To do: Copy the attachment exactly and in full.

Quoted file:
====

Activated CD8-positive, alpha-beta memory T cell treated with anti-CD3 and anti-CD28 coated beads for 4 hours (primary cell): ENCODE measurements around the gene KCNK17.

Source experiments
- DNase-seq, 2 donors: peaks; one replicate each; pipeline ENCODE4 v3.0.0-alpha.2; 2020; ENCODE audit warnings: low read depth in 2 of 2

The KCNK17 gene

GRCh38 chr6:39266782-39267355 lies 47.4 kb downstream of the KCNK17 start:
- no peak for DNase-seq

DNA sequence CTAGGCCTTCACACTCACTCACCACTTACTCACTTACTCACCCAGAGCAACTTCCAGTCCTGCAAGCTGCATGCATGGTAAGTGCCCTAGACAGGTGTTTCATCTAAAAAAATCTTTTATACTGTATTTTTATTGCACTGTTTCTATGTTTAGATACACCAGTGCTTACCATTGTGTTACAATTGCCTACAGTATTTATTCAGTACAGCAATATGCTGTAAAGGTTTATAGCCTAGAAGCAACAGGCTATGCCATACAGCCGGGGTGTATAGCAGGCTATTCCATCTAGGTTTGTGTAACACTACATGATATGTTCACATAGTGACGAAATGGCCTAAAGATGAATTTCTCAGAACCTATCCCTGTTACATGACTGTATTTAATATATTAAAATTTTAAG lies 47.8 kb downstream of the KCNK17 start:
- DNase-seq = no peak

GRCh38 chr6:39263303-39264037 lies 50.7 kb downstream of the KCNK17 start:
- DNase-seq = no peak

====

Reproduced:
Activated CD8-positive, alpha-beta memory T cell treated with anti-CD3 and anti-CD28 coated beads for 4 hours (primary cell): ENCODE measurements around the gene KCNK17.

Source experiments
- DNase-seq, 2 donors: peaks; one replicate each; pipeline ENCODE4 v3.0.0-alpha.2; 2020; ENCODE audit warnings: low read depth in 2 of 2

The KCNK17 gene

GRCh38 chr6:39266782-39267355 lies 47.4 kb downstream of the KCNK17 start:
- no peak for DNase-seq

DNA sequence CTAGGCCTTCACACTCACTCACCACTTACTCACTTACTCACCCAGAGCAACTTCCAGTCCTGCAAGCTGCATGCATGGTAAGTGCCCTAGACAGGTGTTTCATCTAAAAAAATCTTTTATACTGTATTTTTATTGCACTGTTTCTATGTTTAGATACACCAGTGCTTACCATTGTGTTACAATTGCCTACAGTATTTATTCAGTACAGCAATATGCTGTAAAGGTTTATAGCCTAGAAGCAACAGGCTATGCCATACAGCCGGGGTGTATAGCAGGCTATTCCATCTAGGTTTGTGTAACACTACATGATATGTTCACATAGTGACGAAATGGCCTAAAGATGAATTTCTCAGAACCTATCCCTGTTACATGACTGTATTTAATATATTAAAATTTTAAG lies 47.8 kb downstream of the KCNK17 start:
- DNase-seq = no peak

GRCh38 chr6:39263303-39264037 lies 50.7 kb downstream of the KCNK17 start:
- DNase-seq = no peak